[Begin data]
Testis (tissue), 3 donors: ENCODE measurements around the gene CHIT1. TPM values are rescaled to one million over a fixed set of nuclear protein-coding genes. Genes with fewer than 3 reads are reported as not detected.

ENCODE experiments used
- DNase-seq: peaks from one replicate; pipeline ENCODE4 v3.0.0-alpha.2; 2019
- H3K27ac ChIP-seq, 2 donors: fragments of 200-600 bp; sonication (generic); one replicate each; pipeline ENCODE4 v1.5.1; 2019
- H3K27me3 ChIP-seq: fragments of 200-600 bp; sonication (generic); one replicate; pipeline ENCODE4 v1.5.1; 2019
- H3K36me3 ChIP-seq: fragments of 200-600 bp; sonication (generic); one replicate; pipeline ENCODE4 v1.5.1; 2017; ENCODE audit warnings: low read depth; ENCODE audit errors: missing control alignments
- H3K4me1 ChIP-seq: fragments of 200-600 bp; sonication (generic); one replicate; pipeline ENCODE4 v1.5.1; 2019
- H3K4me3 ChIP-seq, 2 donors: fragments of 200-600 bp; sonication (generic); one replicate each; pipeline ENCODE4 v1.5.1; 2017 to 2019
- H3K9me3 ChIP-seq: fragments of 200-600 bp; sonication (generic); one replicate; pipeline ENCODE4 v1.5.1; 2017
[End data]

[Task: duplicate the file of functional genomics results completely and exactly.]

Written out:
Testis (tissue), 3 donors: ENCODE measurements around the gene CHIT1. TPM values are rescaled to one million over a fixed set of nuclear protein-coding genes. Genes with fewer than 3 reads are reported as not detected.

ENCODE experiments used
- DNase-seq: peaks from one replicate; pipeline ENCODE4 v3.0.0-alpha.2; 2019
- H3K27ac ChIP-seq, 2 donors: fragments of 200-600 bp; sonication (generic); one replicate each; pipeline ENCODE4 v1.5.1; 2019
- H3K27me3 ChIP-seq: fragments of 200-600 bp; sonication (generic); one replicate; pipeline ENCODE4 v1.5.1; 2019
- H3K36me3 ChIP-seq: fragments of 200-600 bp; sonication (generic); one replicate; pipeline ENCODE4 v1.5.1; 2017; ENCODE audit warnings: low read depth; ENCODE audit errors: missing control alignments
- H3K4me1 ChIP-seq: fragments of 200-600 bp; sonication (generic); one replicate; pipeline ENCODE4 v1.5.1; 2019
- H3K4me3 ChIP-seq, 2 donors: fragments of 200-600 bp; sonication (generic); one replicate each; pipeline ENCODE4 v1.5.1; 2017 to 2019
- H3K9me3 ChIP-seq: fragments of 200-600 bp; sonication (generic); one replicate; pipeline ENCODE4 v1.5.1; 2017